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Even if you've never bought a lottery ticket in your life, you've probably found yourself lingering at the counter at the gas station a little bit longer this week, eyeing that Mega Millions total that just keeps going up, up and up. As of the time I write this, it's at $640 million, by far the record for a lottery jackpot. Presumably one person, or a couple of people, will win that jackpot today, and even after taxes will find themselves insanely wealthy, with the kind of cash that can get you anything. Like an airplane, or 10 houses, or a fleet of yachts… or, if you're thinking really big, a movie.
Very, very few movies cost $640 million, or even the $300 million you'd be left with after taxes. And movies that big tend to get funded by a lot of people, or at least a very wealthy studio with a lot on the line-- and pretty much whenever you've got that many people putting in that much money, compromises get made. Just look at John Carter, which probably cost around $300 million, and even though it was made by a visionary like Andrew Stanton, it seemed to be whittled away and focused grouped into nothing, ruined by people who didn't want to take a risk. On the other hand you've got James Cameron, who basically self-funded Avatar and didn't have to answer to much of anybody. You already know the kind of rewards he got for that.
So say you're James Cameron, you've got $300 million to burn, and you can make a movie for that much money-- assuming that then a studio will pick it up and cover the marketing costs, because hey, we're fantasizing here. What movie would you make? If you're reasonable, you use that money to make a ton of movies, bringing in all your favorite filmmakers to fund their wildest ideas, giving Paul Thomas Anderson the chance to do whatever he wants, letting Terry Gilliam finally finish his Don Quixote movie, whatever. Or you can think Cameron-style and go big, make the expensive, crazy movie no one else will. What huge movie will you make?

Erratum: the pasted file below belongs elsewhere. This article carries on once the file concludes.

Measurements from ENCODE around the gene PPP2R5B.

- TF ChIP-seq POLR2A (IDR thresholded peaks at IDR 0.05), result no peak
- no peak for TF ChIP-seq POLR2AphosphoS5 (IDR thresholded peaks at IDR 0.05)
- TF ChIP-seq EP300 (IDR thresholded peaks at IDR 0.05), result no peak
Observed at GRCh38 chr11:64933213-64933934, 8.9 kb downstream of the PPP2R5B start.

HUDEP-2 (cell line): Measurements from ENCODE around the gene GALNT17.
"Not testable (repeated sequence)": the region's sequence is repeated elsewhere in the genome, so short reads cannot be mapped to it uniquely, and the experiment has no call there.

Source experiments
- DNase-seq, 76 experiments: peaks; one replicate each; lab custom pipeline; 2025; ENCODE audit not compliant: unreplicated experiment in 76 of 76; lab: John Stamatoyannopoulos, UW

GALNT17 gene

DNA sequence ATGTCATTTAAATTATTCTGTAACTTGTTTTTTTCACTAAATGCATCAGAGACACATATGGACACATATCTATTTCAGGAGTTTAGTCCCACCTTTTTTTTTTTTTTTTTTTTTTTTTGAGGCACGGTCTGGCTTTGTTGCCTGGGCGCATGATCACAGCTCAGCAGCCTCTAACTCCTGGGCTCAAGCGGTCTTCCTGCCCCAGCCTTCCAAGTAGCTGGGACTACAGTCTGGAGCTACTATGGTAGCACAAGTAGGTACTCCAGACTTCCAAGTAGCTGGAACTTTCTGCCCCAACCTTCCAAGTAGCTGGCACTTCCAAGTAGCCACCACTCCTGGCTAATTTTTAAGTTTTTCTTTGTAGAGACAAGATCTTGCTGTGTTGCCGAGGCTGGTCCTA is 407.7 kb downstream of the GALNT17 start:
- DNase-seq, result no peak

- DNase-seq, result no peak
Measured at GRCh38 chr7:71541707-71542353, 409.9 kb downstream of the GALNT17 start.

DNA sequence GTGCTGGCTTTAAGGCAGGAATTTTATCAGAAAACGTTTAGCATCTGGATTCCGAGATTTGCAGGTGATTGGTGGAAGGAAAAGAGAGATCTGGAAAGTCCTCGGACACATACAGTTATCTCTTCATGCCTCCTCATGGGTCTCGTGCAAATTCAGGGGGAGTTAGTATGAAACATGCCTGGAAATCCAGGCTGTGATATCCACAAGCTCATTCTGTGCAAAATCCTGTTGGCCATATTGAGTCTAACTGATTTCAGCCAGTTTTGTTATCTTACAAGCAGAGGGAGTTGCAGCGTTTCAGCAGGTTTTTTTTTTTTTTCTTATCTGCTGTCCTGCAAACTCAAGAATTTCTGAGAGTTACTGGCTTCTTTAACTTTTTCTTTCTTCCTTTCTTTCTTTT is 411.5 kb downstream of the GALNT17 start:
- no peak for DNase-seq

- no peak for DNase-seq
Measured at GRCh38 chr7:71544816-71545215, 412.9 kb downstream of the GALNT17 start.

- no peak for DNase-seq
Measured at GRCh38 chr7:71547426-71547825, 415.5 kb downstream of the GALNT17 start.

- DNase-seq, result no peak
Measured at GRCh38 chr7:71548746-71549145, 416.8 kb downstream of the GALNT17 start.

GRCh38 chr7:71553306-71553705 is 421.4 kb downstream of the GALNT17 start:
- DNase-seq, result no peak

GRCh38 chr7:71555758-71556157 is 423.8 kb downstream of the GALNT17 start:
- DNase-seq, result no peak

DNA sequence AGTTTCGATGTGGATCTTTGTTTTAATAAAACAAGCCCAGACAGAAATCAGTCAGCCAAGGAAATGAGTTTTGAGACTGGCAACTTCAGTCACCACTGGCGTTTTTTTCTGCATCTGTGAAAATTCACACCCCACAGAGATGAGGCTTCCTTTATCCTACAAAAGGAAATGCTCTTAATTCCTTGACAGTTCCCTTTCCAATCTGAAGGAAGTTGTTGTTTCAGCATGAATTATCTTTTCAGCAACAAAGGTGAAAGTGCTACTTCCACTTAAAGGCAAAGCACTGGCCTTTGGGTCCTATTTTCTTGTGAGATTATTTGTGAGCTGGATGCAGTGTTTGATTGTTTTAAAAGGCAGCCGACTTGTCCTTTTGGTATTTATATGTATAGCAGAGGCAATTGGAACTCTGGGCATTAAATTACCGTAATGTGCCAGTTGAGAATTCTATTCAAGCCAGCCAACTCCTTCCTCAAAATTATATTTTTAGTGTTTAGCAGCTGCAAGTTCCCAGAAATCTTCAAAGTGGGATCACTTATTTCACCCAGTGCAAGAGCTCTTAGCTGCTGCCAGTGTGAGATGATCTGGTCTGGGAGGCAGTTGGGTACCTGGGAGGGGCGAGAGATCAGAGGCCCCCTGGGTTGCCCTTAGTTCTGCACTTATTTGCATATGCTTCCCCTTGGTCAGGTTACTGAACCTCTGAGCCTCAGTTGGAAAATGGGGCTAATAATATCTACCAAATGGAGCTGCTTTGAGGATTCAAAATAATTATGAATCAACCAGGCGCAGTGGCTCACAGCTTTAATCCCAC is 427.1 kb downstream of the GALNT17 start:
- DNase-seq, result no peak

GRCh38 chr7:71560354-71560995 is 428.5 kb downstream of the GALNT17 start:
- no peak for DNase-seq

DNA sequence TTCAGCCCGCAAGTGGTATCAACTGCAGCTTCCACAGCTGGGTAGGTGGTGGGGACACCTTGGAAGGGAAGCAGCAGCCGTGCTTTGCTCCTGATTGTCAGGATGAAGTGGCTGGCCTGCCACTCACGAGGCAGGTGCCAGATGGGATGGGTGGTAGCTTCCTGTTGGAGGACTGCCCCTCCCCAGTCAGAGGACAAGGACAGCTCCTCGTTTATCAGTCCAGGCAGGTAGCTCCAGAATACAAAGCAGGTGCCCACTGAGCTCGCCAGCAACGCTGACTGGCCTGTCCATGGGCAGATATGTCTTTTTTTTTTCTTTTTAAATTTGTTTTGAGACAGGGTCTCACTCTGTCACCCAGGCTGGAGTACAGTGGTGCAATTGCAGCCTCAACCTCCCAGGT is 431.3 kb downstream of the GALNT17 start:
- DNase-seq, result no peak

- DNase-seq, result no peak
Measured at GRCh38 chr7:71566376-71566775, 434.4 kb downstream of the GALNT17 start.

My answer is easy, and probably wouldn't cost nearly $300 million. I'd adapt Michael Chabon's The Amazing Adventures of Kavalier and Clay, my favorite novel of all time and one that in sections is incredibly cinematic. It's been through the wringer of attempted Hollywood adaptations in the past, though all attempts to adapt it are dead in the water. And it's no surprise that it's never happened-- the book is about two cousins in pre-World War II New York who create a comic book character called The Escapist, but the story meanders from Prague to Los Angeles to Antarctica, and a lot of its beauty is in Chabon's writing. But there are irresistible characters and stories in it that would translate beautifully to screen-- that is, if anybody did it right.
Because this is my fantasy, of course I'd do it right. I'd hire the right actors-- not Natalie Portman as Rosa!-- and make sure Chabon helped with the adaptation but was also willing to make the right cuts (you can probably reduce the Antarctica story a whole lot). I'd hire the right director, no matter the cost, and spend lavishly to recreate the period New York setting. I'd definitely hire Armie Hammer to play Tracy Bacon, and I'd milk every second out of the Citizen Kane scene. I'd take a thorny, incredibly rich book and give it the long adaptation it deserves-- which takes the kind of money only a crazy lottery winner can provide.
Now it's your turn. What huge, crazy movie would you finance with your lotto winnings? Be careful what you pick when you comment-- if you wind up being the Mega Millions winner, we're going to hold you to whatever you suggest here.